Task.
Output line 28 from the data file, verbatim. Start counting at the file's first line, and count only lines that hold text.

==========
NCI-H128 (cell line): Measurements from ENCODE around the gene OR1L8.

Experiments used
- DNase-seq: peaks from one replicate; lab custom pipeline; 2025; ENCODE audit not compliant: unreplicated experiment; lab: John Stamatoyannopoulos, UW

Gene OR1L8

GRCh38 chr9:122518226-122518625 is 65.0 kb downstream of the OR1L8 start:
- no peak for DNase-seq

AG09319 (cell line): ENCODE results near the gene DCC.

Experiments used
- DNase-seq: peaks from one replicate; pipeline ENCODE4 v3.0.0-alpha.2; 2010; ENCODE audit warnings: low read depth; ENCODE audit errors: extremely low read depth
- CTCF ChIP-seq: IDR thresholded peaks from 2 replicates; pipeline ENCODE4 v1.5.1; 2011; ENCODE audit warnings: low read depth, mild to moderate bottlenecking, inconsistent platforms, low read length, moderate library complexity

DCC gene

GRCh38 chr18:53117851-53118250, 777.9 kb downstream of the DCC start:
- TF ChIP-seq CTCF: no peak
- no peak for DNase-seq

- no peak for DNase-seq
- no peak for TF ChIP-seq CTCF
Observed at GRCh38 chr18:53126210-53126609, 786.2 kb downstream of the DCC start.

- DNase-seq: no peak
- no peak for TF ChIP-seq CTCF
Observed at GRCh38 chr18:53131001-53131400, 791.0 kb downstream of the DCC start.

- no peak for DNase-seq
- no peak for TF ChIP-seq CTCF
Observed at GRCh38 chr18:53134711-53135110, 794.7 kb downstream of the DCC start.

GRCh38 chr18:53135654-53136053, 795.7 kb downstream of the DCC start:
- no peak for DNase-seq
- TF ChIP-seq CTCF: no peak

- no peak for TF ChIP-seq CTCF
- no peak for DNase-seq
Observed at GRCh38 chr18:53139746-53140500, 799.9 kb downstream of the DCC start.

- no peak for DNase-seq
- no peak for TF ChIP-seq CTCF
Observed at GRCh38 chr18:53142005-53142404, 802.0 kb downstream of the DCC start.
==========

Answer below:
- no peak for DNase-seq